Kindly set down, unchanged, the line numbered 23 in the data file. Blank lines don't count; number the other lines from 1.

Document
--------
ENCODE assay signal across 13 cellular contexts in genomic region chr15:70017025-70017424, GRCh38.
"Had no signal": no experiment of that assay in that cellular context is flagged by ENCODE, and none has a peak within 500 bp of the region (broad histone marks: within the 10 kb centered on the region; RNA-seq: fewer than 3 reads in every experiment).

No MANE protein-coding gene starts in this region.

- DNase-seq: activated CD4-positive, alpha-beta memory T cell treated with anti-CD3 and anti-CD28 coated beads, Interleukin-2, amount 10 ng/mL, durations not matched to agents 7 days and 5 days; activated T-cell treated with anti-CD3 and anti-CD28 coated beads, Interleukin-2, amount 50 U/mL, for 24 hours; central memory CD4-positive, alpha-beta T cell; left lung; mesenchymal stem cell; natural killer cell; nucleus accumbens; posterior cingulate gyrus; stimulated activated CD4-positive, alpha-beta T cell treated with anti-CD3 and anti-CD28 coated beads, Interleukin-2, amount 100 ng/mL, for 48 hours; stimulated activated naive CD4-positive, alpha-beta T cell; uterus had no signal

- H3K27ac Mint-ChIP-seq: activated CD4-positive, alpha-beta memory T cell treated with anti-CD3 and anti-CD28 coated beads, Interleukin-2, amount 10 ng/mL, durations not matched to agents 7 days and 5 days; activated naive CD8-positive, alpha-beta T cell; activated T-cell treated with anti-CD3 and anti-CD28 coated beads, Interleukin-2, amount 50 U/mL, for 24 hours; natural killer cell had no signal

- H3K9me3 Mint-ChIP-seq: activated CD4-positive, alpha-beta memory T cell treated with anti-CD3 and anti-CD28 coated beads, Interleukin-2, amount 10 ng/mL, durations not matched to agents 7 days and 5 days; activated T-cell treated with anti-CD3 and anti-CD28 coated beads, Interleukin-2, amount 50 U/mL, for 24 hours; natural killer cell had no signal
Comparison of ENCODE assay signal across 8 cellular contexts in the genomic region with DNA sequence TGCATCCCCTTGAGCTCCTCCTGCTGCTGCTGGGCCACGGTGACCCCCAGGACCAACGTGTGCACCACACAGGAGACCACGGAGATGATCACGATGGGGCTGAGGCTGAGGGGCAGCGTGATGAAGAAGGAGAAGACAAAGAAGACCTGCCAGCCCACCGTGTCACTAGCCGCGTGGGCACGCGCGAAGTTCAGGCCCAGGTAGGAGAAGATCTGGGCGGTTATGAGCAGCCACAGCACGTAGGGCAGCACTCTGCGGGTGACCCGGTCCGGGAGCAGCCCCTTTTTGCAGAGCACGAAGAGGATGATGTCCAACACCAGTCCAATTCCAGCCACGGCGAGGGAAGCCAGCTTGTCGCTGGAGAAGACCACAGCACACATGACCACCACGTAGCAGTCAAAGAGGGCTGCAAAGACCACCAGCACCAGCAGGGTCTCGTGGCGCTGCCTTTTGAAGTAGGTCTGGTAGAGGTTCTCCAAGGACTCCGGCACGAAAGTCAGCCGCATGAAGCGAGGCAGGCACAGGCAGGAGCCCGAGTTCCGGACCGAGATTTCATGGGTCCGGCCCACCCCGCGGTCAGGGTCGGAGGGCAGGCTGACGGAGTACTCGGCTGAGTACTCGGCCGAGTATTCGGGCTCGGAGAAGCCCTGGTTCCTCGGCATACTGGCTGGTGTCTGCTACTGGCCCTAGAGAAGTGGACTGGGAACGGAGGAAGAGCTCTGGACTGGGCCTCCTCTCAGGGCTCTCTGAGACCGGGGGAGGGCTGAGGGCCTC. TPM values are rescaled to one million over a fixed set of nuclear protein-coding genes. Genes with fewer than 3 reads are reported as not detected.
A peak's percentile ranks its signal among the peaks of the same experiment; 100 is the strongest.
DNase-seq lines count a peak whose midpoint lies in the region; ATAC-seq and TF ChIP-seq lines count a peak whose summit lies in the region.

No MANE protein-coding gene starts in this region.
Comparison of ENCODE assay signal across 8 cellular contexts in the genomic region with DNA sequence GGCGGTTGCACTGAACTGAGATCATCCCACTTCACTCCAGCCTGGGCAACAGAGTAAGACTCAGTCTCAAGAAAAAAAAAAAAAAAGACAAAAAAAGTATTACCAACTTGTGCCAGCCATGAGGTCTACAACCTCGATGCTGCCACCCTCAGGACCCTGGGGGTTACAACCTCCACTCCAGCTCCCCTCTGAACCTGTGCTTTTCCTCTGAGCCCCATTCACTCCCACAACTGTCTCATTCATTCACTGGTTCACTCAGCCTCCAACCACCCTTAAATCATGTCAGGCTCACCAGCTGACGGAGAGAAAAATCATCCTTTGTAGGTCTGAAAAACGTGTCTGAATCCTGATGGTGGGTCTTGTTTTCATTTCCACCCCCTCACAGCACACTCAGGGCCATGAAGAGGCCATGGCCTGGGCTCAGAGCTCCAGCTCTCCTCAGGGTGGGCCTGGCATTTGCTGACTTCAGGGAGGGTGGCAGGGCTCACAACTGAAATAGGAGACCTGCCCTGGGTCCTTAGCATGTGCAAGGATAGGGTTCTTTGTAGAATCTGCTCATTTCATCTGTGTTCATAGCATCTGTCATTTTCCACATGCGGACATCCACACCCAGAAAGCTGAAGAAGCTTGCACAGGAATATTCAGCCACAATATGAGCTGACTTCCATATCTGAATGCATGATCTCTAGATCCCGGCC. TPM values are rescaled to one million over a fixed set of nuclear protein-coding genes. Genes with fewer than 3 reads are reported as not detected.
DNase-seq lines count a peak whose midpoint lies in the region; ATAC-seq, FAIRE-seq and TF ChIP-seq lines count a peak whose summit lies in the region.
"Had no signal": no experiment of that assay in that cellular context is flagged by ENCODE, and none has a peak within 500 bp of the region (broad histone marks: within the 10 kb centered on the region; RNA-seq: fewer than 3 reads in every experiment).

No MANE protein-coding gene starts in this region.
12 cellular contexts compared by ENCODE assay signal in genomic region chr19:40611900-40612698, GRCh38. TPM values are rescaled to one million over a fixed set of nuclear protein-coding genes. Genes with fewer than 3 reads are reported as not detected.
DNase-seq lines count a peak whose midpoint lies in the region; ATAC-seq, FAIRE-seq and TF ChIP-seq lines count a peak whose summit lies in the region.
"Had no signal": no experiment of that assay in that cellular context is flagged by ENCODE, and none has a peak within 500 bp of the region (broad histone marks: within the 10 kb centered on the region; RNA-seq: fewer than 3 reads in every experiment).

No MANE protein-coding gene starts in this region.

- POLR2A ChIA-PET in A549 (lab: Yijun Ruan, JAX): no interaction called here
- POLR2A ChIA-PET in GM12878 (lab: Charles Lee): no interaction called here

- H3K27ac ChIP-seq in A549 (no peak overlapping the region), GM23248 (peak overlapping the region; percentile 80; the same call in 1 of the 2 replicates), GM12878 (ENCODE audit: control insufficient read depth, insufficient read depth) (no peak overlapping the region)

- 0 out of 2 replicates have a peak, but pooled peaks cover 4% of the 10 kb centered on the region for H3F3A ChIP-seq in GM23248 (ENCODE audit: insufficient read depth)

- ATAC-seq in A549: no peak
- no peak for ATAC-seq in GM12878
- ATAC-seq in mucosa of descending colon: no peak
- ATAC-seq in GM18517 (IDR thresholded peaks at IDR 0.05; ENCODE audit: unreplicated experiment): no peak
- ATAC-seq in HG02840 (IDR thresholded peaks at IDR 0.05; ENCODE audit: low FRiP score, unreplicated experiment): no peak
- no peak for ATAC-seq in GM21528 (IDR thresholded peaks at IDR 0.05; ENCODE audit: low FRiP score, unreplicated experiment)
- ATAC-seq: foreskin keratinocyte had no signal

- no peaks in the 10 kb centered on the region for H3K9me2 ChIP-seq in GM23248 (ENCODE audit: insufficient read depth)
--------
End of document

- ATAC-seq in A549: no peak